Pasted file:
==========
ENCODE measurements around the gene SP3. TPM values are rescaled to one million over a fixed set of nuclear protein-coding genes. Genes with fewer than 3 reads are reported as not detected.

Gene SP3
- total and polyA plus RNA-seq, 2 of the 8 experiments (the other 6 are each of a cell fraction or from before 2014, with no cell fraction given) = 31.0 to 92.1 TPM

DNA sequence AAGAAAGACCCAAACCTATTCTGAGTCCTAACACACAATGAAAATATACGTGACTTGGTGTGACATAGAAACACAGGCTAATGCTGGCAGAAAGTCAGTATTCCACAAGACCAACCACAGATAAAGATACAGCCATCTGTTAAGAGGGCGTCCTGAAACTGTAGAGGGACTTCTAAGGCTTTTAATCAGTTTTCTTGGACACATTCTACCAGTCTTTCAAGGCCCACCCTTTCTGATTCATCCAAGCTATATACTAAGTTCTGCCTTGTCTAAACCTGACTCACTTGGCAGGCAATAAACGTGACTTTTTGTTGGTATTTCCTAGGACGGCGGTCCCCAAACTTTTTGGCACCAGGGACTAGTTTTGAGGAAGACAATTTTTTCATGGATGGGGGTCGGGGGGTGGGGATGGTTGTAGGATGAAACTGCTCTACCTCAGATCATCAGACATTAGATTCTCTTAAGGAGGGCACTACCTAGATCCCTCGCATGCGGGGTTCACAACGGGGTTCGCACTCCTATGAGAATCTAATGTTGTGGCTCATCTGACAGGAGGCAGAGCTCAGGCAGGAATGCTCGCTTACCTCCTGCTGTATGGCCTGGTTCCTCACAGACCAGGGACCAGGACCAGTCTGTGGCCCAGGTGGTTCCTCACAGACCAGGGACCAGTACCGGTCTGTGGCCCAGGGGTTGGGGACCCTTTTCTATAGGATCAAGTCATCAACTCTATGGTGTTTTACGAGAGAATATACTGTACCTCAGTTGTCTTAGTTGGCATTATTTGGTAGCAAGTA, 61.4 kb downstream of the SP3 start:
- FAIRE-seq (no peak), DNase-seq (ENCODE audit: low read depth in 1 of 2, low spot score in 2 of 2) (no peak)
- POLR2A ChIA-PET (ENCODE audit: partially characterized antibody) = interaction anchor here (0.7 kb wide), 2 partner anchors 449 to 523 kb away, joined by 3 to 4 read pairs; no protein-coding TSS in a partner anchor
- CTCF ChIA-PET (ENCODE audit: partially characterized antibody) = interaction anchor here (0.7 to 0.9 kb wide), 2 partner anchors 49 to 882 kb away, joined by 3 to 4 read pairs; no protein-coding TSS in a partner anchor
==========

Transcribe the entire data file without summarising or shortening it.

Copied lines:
ENCODE measurements around the gene SP3. TPM values are rescaled to one million over a fixed set of nuclear protein-coding genes. Genes with fewer than 3 reads are reported as not detected.

Gene SP3
- total and polyA plus RNA-seq, 2 of the 8 experiments (the other 6 are each of a cell fraction or from before 2014, with no cell fraction given) = 31.0 to 92.1 TPM

DNA sequence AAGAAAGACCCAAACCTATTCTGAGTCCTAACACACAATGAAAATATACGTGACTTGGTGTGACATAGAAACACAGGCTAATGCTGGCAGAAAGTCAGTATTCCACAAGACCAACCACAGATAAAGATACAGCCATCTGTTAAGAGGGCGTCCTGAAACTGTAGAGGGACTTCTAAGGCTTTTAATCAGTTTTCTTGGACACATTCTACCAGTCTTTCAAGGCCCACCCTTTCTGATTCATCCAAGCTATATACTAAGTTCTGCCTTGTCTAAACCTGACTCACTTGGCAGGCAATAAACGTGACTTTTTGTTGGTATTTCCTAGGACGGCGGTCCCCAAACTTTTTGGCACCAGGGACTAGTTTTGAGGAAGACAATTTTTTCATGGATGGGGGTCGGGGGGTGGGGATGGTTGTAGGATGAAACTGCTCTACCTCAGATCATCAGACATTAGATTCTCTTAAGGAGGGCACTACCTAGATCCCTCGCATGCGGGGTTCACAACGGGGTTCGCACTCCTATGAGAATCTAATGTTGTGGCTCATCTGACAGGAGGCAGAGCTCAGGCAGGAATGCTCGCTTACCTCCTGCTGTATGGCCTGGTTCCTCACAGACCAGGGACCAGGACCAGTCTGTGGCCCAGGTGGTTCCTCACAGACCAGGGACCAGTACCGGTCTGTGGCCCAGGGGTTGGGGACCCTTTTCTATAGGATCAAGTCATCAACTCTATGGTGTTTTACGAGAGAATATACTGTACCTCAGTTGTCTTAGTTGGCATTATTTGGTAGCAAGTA, 61.4 kb downstream of the SP3 start:
- FAIRE-seq (no peak), DNase-seq (ENCODE audit: low read depth in 1 of 2, low spot score in 2 of 2) (no peak)
- POLR2A ChIA-PET (ENCODE audit: partially characterized antibody) = interaction anchor here (0.7 kb wide), 2 partner anchors 449 to 523 kb away, joined by 3 to 4 read pairs; no protein-coding TSS in a partner anchor
- CTCF ChIA-PET (ENCODE audit: partially characterized antibody) = interaction anchor here (0.7 to 0.9 kb wide), 2 partner anchors 49 to 882 kb away, joined by 3 to 4 read pairs; no protein-coding TSS in a partner anchor